What is Gestational Diabetes?
Gestational Diabetes is a form of diabetes that occurs during the pregnancy and then goes away after the baby is born. Around 3-8% of pregnant women will develop Gestational Diabetes at around 28 weeks of pregnancy, as this is the time that most women are tested. Certain women are at higher risk of developing Gestational Diabetes due to their ethnic background (Indian, Vietnamese, Chinese, Middle Eastern, Polynesian/Melanesian), being Indigenous Australian or Torres Strait Islander, being overweight, if your previous baby weighed more than 4.5kg, having a family history of diabetes or a previous pregnancy with Gestational Diabetes.
Gestational Diabetes occurs during pregnancy, due to the influence of hormones produced by the placenta. These hormones help the baby grow and also block the action of the mother’s insulin. The need for insulin is 2-3 times higher in pregnancy than normal so if the body is unable to produce this much insulin then Gestational Diabetes occurs. As the mother’s blood crosses the placenta to the baby it carries more glucose causing the baby to produce more insulin and grow bigger than it normally would. This can be a problem as the baby may be bigger and therefore the birth may be more complicated. The baby may also have problems after the birth as it continues to produce high levels of insulin but is no longer getting the glucose from its mother’s blood. This can cause the baby’s blood sugar level to drop. Controlling the mother’s blood sugar during pregnancy can reduce these complicating side effects. When the baby is born the diabetes usually disappears as insulin levels return to normal in the woman’s body.
Gestational Diabetes is diagnosed through a blood test. In Australia women may be offered the blood test routinely between 24 and 28 weeks of pregnancy or this may be offered only to women with risk factors. Sometimes when several risk factors are present the test is done early in the pregnancy. If the blood test shows you have Gestational Diabetes a team of health professionals, including doctors, midwives and diabetes educators are available to help you manage your Gestational Diabetes. Women with Gestational Diabetes are given advice about modifying their diet, doing regular exercise, monitoring their blood sugar levels and sometimes they may require some insulin injections if the blood glucose levels are too high. Modifying your diet is the most important part of treating Gestational Diabetes.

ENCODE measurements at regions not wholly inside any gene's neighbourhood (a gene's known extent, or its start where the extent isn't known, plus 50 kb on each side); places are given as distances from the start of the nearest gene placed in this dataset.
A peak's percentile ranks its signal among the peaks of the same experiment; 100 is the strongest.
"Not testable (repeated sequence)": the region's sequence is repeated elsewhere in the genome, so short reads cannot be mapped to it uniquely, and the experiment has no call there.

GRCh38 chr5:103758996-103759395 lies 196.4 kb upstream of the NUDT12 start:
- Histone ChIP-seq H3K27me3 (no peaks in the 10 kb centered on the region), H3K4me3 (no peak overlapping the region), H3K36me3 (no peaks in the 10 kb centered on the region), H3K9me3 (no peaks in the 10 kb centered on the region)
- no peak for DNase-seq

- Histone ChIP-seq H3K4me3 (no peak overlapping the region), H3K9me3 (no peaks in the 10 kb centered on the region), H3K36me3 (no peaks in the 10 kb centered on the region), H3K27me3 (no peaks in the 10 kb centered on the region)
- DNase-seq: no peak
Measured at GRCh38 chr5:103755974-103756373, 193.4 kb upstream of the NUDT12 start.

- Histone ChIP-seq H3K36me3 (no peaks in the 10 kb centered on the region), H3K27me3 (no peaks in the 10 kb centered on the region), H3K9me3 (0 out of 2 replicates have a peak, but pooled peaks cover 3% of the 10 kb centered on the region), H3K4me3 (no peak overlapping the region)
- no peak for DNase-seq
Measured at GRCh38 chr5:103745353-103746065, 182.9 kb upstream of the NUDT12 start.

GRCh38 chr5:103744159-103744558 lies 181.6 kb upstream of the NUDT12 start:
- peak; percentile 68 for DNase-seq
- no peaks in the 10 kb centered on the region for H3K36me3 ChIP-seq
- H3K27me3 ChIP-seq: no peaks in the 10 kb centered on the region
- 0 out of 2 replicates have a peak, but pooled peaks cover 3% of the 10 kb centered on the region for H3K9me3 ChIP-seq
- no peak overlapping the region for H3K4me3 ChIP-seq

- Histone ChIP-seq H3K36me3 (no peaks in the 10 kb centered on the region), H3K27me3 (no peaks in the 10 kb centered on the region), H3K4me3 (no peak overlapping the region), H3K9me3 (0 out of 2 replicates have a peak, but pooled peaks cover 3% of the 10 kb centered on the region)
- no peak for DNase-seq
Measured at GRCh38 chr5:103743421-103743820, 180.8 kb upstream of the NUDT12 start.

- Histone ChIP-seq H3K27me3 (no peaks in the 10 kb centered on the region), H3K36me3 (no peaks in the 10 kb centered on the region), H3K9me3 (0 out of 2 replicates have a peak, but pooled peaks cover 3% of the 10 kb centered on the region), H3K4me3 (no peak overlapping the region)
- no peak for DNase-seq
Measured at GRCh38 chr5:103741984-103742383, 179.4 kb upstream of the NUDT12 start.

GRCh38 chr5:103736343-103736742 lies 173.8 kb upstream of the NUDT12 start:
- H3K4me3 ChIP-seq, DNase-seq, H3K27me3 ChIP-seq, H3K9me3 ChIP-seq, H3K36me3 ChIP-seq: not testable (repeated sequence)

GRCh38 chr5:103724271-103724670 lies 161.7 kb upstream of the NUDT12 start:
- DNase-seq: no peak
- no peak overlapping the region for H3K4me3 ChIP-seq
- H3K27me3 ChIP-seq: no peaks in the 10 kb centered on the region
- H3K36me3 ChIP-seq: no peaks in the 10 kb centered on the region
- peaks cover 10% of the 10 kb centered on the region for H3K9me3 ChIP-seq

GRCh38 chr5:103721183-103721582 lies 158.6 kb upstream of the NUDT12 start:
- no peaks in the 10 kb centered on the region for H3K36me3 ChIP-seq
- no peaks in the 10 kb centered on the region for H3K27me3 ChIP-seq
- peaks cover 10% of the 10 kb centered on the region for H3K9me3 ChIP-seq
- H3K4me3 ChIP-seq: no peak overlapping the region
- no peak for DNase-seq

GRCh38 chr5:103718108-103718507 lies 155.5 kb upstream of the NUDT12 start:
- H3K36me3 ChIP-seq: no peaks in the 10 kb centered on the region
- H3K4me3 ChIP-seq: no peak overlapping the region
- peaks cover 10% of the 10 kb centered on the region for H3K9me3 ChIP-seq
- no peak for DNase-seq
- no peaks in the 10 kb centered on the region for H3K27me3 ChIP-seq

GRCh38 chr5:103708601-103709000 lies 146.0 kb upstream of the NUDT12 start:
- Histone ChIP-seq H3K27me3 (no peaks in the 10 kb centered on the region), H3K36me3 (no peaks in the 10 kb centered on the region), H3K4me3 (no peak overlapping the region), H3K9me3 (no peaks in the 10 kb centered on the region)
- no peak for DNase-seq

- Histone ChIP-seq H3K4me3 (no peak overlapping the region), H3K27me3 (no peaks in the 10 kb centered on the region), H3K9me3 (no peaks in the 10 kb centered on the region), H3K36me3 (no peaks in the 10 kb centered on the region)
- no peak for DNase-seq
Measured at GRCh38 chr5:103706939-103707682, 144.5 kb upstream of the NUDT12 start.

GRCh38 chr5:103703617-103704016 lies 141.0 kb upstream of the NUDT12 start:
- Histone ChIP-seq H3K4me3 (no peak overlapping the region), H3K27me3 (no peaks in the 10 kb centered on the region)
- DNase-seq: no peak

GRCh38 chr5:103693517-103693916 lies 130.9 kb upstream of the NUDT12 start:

After the baby is born Gestational Diabetes generally disappears. Around six weeks after the birth of the baby women are given another OGTT to confirm that the glucose levels are back to normal. There is, however, an increased chance of women developing Type 2 diabetes later in life if they have had Gestational Diabetes. Women have a 30-50% chance of developing Type 2 diabetes within 15 years of the pregnancy. There is evidence that breastfeeding your baby actually reduces the chance of a woman developing diabetes later in life quite significantly. Another good reason to breastfeed! Other ways to reduce your chance of getting Type 2 diabetes later in life is to continue with the health eating, stay physically active, keep your weight in an ideal range and have regular blood tests.
Being diagnosed with Gestational Diabetes can be upsetting for women, as this is the last thing they expect to have to contend with. It can make women feel like their pregnancy has been made into an illness. Talk about how you feel to those caring for you and be reassured that this is usually something that you only have to contend with while pregnant. See it as a good opportunity to take your health in hand before diabetes manifests itself suddenly later in life. Knowing now may actually be the thing that prevents diabetes later.
For more information phone Diabetes Australia on 1300 136 588 Website: www.diabetesaustralia.com.au